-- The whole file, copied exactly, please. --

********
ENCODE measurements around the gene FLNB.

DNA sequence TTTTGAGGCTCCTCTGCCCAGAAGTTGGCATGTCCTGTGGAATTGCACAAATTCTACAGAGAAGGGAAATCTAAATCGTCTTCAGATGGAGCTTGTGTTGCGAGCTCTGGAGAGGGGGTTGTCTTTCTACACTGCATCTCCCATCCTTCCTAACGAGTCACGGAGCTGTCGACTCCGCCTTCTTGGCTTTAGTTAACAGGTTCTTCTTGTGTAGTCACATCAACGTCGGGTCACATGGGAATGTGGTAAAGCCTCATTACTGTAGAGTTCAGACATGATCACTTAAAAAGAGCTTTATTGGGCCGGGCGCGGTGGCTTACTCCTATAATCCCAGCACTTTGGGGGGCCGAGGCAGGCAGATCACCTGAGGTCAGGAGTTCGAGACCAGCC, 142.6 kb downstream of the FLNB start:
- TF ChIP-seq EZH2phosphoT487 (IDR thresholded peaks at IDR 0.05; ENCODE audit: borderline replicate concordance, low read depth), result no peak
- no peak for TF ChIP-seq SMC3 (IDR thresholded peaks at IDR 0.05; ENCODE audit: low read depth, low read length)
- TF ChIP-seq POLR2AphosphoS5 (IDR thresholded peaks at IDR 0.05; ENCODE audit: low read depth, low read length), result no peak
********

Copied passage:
ENCODE measurements around the gene FLNB.

DNA sequence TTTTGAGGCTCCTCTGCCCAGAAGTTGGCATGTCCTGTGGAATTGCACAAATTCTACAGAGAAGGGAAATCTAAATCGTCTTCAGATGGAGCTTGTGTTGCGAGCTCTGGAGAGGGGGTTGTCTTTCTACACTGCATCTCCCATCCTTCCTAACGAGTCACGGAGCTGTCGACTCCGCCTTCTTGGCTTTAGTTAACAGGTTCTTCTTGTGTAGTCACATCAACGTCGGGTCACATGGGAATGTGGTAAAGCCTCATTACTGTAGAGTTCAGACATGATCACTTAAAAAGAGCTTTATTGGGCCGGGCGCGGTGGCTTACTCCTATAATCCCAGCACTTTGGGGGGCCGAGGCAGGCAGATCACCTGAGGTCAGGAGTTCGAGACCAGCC, 142.6 kb downstream of the FLNB start:
- TF ChIP-seq EZH2phosphoT487 (IDR thresholded peaks at IDR 0.05; ENCODE audit: borderline replicate concordance, low read depth), result no peak
- no peak for TF ChIP-seq SMC3 (IDR thresholded peaks at IDR 0.05; ENCODE audit: low read depth, low read length)
- TF ChIP-seq POLR2AphosphoS5 (IDR thresholded peaks at IDR 0.05; ENCODE audit: low read depth, low read length), result no peak